In old science fiction movies the mad scientist was a lone genius intent on world domination. He usually had a grudge against his colleagues for ignoring or slighting his obvious intellectual gifts. His scheme to blot out the sun was for revenge on a world that had done him wrong. “Fools!” he would say, “I’ll destroy them all!”
We can only conclude modern scientists took the wrong message from these movies. They saw the raving maniacs as the good guys, and now try to emulate them. They’re well on their way, too.
Our scientists are quite mad, which we’ll see, and which fulfills the first criterion. Sadly, however, genius has eluded them.
What else but madness explains this headline? Should We Block the Sun? Scientists Say the Time Has Come to Study It.
This isn’t the doing of some crank bunch of whitecoats at one of the few remaining based universities. No, sir. This is the work of the high priests themselves. “The National Academies said the United States must study technologies that would artificially cool the planet by reflecting away some sunlight, citing the lack of progress fighting global warming.”
Fighting, they said, proving they, like the mad scientists of old, feel themselves embattled.
Would it do any good to remind them that they only proof of global cooling is models which predict doom? And that all models, including their own, only say what they’re told to say? And that, in times past, it was both hotter and colder than it is now, and that in any case a few tenths of a degree here or there is roughly meaningless, or at least not worrisome?
No, sir. It would not do good. Indeed, it would likely do harm. For it would serve to remind our mad non-geniuses of their sad fate that not every word of theirs is believed. The pain of rejection, of the same kind a doctor feels when called a quack, that led them to this dark place.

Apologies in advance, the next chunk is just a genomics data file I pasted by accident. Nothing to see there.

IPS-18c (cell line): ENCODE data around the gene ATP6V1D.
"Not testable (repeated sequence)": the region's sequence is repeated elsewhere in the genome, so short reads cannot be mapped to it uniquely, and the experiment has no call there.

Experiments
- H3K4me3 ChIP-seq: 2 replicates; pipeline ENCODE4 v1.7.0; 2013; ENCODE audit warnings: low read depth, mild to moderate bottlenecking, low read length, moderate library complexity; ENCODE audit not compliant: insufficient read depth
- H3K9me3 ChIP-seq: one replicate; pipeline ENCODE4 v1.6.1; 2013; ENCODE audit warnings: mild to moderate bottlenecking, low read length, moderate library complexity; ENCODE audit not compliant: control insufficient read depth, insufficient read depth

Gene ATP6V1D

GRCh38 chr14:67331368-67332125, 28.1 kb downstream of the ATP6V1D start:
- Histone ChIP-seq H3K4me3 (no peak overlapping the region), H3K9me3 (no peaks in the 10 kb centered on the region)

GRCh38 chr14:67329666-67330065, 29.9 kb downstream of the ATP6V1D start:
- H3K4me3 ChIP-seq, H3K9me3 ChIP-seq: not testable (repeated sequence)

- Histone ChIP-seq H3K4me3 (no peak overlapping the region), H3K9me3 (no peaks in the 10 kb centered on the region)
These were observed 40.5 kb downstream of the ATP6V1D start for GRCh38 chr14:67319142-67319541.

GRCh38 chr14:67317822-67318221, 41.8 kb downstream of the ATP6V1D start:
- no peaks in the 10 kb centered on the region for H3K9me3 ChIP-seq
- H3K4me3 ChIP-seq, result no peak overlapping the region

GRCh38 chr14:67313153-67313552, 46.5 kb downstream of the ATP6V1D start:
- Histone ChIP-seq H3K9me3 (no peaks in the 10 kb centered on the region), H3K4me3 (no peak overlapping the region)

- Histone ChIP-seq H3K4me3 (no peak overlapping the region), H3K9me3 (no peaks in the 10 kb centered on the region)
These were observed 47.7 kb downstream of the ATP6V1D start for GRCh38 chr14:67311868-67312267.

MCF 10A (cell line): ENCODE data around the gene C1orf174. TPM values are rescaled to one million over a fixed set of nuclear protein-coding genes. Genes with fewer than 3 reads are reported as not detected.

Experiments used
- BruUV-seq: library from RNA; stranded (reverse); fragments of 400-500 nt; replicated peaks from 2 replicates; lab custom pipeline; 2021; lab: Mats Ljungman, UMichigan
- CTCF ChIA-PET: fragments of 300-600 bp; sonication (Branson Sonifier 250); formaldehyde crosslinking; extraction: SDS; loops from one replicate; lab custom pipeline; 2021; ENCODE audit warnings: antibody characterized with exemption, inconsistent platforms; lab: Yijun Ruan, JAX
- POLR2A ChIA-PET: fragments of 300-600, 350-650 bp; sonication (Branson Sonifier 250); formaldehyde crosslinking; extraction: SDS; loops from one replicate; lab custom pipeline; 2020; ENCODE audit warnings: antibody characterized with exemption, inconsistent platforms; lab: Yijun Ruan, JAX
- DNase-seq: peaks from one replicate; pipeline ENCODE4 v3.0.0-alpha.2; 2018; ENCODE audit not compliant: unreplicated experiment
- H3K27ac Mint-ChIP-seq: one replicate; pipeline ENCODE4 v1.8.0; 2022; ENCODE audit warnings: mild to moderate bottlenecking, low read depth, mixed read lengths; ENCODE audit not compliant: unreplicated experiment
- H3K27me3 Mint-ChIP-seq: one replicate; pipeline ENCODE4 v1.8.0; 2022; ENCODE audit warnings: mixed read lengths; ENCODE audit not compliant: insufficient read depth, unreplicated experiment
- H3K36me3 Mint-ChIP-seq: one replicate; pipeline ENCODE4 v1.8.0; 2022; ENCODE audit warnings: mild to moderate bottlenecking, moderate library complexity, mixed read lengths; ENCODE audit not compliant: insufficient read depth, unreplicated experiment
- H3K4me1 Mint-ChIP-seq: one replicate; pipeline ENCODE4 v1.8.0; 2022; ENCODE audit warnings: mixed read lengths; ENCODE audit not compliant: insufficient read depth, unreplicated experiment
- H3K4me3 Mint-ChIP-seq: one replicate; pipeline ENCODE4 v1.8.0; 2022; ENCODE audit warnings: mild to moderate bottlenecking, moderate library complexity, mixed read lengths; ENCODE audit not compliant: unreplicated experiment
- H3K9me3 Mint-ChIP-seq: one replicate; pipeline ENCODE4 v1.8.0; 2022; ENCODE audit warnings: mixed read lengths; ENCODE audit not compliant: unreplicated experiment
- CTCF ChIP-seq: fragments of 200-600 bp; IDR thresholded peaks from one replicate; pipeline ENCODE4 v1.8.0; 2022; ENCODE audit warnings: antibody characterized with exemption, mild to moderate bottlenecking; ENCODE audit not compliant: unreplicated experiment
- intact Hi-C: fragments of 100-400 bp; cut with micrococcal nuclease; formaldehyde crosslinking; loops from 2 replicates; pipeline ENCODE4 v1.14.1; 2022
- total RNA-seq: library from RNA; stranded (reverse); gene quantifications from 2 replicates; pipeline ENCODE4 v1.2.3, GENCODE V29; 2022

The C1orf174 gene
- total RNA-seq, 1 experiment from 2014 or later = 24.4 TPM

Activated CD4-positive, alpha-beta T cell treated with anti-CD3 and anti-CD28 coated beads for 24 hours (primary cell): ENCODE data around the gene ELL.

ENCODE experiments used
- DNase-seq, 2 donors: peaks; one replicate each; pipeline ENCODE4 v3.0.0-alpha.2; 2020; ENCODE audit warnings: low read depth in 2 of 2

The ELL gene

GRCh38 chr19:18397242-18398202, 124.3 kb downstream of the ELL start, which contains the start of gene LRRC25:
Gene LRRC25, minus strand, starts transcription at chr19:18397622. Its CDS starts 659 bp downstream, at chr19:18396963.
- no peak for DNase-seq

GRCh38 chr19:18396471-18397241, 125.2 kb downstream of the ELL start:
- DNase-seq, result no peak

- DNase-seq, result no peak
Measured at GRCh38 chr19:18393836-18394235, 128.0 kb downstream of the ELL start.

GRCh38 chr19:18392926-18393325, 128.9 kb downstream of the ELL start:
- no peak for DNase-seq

The madmen will therefore “spend at least $100 million to research” what blotting out the sun would do.
They can save their money, for I know what it would do. You know, too. Everybody already knows. Either the project would be the equivalent to launching a roll of tinfoil into space, reflecting back between six and eight photons from the sun, and therefore cooling the earth not one whit. Or something would go very, very wrong.
Even if they got their way and blotted the sun, it would be like masks and lockdowns after vaccinations. All the other “solutions” they propose to stop global cooling would still be required. Doubt me? “‘Solar geoengineering is not a substitute for decarbonizing,’ said Chris Field, director of the Woods Institute for the Environment at Stanford University and head of the committee that produced the report.”
They’re still going to try to take your cars and electricity, even if the sun goes dark. In their favor, if they succeed, you won’t need your car. There’d be nowhere worth driving to.
They do worry about risks, such as “upsetting regional weather patterns in potentially devastating ways”. Or, my particular favorite, “creating an ‘unacceptable risk of catastrophically rapid warming'”. Sun-blotting is like those drug commercials on TV, where the list of side effects include the same symptom the drug is supposed to cure.
The good news is that sun-blotting “has bipartisan support in Congress”. There’s even a quote from a cuck: “‘America needs to be on the cutting edge of climate research,’ Representative John Curtis, Republican of Utah, said in a statement.”
We need to figure a way to blot out the sun before the Chinese beat us to it.
Or maybe the whole thing, this research agenda, is propaganda. Threaten to blot out the sun so that when they say, “Okay, we won’t take away sunlight, but we’re still taking your car”, we’ll feel grateful.
The New York Times admits as much, saying
rather than causing people to care less about curbing greenhouse gas emissions, he said, a large new federal research program into geoengineering might have the opposite effect: Jolting the public into taking climate change seriously by demonstrating that more extreme and dangerous options may soon be necessary.
“It could be so scary that people will be even more motivated to reduce emissions,” Mr. Gerrard [director of the Sabin Center for Climate Change Law at the Columbia Law School] said.
Like I always say, propaganda works.
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